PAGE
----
restricted as to lose the majority of their value.

The safe harbours in Australian copyright law exist to protect
providers of innovative new technologies from copyright infringement claims which would shut them down. The way the safe harbours are designed also protects users from having their accounts terminated without due process. EFA believes that any weakening of either of these two protections is likely to have disastrous effects for Australian internet users.

In fighting this lawsuit, iiNet will be defending the rights of all
Australian Internet users and we wish them luck.

– Ends –

Below is:
- Background information
- Contact details for media


    *  AFACT Press release about the lawsuit:

    * iiNet Press release about the lawsuit:

    * Limitations on remedies for copyright infringement against
carriage service providers - Fact sheet:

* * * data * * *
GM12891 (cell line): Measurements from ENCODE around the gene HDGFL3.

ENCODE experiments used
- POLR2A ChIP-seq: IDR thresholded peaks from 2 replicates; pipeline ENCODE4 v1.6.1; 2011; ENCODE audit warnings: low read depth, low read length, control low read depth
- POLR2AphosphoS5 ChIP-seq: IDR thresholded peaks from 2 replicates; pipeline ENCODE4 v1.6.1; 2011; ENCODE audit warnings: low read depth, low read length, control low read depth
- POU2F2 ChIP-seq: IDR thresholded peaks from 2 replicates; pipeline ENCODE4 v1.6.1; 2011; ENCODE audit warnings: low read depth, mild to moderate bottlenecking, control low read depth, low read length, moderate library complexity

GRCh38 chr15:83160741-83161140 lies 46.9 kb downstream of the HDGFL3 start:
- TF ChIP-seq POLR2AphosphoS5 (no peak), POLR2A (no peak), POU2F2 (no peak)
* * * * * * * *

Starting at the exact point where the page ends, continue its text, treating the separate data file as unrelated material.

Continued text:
* Printer accused of copyright infringement: Tracking the
Trackers, University of Washington:

    * 'Dancing Baby' video accused of infringing copyright:

A Finextra member
A Finextra member 26 November, 2008, 07:43Be the first to give this comment the thumbs up 0 likes

Not that I'd bother to actually do it but I had a thought on how to make all movies and songs, books and other copyright material available in the whole, legally and for nothing.

It is actually legally possible to do it. I don't suppose I should point out how, but it just might come in handy in negotiations with the entertainment companies one day.

Blame the 1993 Moss Wood...

Retired Member

Member since

19 Mar 2009


Blog posts




This post is from a series of posts in the group:


A place to share stuff that isn't at all fintec related but is amusing, absurd or scary.

See all